Your Mother's Style (Or Lack Thereof)


I love stories of women being inspired by their moms’ styles. Maybe because I can’t relate at all.

Mother-influenced fashion is the basis of a new book, photographer Jeannette Montgomery Barron‘s lovely paeon to her own late mother, a ladylike fashion-lover who in later years suffered from Alzheimer’s. As the Washington Post’s Robin Givhan says,

The fur coat, with her mother’s name “Ellie M.” embroidered in the lining, is spread out on the green grass. The princess lines of the coat swing out jauntily. That lush lawn emphasizes that the choice of fur by a woman who lived in Atlanta had little to do with practicality and everything to do with style and desire. A single gold slingback looks suspended in midair. It’s angled downward as if a photographer captured a ghost in the middle of a pirouette. The gold brocade pattern of an Yves Saint Laurent coat competes with the gold and pine green print wallpaper in the background. It is a cacophonous image of indulgence. You can practically hear “Ellie M.” walking into a party, the swish-swish of her coat as it brushed against her legs.

This inheritance of style, the conjuring of prior generations through a garment, is also a staple of Vogue‘s remembering first-persons, in which writers reminisce fondly about raiding their mothers’ closets. In her book I love Your Style, Amanda Brooks showcases designer fashions from generations past – a surrealist cape, a diamond bracelet, a Dior original. And an interview with the HuffPO, fashion blogger Garance Doré reveals,

During the ’70s and ’80s, [my mother] was really very stylish. She would travel and go to The Palace, a discothèque in Paris. She was wearing crazy things and she was a little bit rebellious. She would wear Thierry Mugler, and you couldn’t really wear that in the little city where she lived [in Corsica], but she didn’t care. She was doing it.

In a recent photo contest, the Sartorialist (Doré’s partner, incidentally) called for stylish family pictures and the response was enormous: generations of dapper folk in Schiaparelli and Chanel or ingenious homemade masterpieces, gallivanting around the world in high style. I briefly thought about submitting a picture. I dutifully looked through the photo-albums my aunt had helpfully uploaded and scanned through hundreds of pictures. And there was nary a one. Clearly, “style” was not a priority for any member of my family ever — be it in Europe, Arkansas, the South Bronx or a depression-era Washington D.C. My grandparents seem to have been wholly disinterested in the New Look. Their parents totally missed the memo about at-home dressmaking. And as for the 70s, when everyone’s mom was supposed to be the epitome of Me-Decade glam, well, I guess my mom was busy doing something else. (Although the great-great aunt pictured above looks undeniably awesome.)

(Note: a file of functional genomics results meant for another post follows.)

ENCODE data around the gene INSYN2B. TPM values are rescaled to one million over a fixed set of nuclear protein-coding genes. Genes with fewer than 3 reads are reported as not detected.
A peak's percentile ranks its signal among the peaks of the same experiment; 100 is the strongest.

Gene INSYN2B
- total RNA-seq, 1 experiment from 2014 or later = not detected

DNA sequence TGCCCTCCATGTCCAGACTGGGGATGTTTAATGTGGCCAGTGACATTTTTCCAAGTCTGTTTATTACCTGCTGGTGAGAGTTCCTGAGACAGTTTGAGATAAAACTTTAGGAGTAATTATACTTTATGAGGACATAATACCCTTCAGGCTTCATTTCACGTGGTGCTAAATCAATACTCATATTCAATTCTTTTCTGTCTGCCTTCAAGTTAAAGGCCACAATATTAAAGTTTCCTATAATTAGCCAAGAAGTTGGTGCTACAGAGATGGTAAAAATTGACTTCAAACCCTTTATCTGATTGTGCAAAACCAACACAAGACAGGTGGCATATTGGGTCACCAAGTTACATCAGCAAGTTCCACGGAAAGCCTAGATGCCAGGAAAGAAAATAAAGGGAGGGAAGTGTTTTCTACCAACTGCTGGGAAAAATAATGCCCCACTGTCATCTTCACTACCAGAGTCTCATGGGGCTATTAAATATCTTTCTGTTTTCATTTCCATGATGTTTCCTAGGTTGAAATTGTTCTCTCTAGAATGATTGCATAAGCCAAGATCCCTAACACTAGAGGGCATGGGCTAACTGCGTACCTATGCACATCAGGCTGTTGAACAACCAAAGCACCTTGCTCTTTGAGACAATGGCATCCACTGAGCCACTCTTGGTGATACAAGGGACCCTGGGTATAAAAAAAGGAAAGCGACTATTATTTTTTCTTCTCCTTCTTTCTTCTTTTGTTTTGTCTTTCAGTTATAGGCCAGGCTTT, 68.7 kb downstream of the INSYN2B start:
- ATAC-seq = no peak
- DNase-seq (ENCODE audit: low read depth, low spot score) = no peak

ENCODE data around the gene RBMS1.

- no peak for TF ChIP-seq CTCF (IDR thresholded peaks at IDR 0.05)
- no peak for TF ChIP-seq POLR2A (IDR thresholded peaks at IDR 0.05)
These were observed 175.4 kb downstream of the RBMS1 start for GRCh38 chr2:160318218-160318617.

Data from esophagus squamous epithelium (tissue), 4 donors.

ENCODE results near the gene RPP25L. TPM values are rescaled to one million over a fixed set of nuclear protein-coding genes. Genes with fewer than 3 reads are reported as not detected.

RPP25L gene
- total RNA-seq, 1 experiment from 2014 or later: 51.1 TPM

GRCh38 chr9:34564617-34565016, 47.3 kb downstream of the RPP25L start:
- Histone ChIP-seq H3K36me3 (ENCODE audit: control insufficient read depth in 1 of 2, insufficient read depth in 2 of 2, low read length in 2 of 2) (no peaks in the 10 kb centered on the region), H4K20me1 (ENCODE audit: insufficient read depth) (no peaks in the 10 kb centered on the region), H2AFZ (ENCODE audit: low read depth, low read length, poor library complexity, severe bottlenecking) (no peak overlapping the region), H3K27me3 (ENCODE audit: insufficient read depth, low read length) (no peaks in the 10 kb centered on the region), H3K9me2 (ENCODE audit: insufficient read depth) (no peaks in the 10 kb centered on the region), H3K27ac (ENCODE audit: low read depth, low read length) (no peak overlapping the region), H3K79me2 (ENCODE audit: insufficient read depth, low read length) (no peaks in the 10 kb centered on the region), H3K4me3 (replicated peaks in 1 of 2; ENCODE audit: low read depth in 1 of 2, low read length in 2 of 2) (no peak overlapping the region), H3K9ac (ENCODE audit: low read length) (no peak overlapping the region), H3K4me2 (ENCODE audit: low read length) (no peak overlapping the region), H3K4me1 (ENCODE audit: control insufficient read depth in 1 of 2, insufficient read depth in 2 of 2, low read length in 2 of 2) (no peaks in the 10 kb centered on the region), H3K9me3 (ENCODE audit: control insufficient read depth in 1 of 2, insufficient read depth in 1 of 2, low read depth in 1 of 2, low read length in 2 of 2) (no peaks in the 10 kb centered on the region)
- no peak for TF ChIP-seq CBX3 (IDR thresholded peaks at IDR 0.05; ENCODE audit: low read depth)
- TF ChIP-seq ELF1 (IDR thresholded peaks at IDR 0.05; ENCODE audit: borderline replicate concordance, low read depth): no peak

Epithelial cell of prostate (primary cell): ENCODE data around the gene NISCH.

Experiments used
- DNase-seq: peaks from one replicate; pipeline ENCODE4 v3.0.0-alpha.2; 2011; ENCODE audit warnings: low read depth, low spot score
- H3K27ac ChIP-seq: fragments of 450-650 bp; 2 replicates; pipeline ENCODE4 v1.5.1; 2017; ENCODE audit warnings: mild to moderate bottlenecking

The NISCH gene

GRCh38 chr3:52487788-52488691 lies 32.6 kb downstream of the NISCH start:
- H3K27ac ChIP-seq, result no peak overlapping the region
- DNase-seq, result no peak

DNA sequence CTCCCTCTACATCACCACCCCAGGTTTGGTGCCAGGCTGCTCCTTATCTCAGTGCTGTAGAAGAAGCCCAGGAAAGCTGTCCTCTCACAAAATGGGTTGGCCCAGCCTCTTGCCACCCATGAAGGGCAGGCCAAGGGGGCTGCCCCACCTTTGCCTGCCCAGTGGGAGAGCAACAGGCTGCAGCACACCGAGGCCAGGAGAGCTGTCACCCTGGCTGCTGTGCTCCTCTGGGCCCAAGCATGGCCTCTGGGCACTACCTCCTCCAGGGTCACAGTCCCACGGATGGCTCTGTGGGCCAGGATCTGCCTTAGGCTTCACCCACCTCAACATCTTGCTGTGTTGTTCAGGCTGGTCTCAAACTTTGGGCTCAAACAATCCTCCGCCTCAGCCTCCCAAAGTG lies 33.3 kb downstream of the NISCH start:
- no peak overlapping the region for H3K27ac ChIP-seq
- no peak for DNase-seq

I mean no disrespect to my mother when I say this; she’d be the first to say — not without a certain pride — that she could care less about clothes. And it’s also not to say that, in these pictures, she doesn’t look beautiful because she does (and, as she’s quick to point out, when her three gay roommates dressed her, she looked perfectly stylish and was never once turned away from Studio 54, thank you very much.) And let me add that even were her closet a cache of vintage Halston, it’s not like I could wear it: she’s more than three inches taller than I and with none of the curves. There are associations, of course – her “dress sweats,” or the controversial linen jumper she wore winter and summer until, one weekend when she was out of town, my dad and brother bundled into the car and drove it two states away, then denied all knowledge of its whereabouts. But I can’t say any of them are of the style-inheritance varietal, and it must also be said that I looked positively bizarre for the years she dressed me in a series of oversized flannel sacks. “Well, you have the books,” she said matter-of-factly when I jokingly brought it up. “And you’re welcome to the dress sweats.”

Jeannette Barron Tries To Draw memories, Knowledge From Mother’s Clothes [Washington Post]
Garance Doré Talks Blogging, High Heels & Being The Sartorialist’s Girlfriend [Huffington Post]

The Sartorialist Talks About His Vintage Photo Contest
[Huffington Post]

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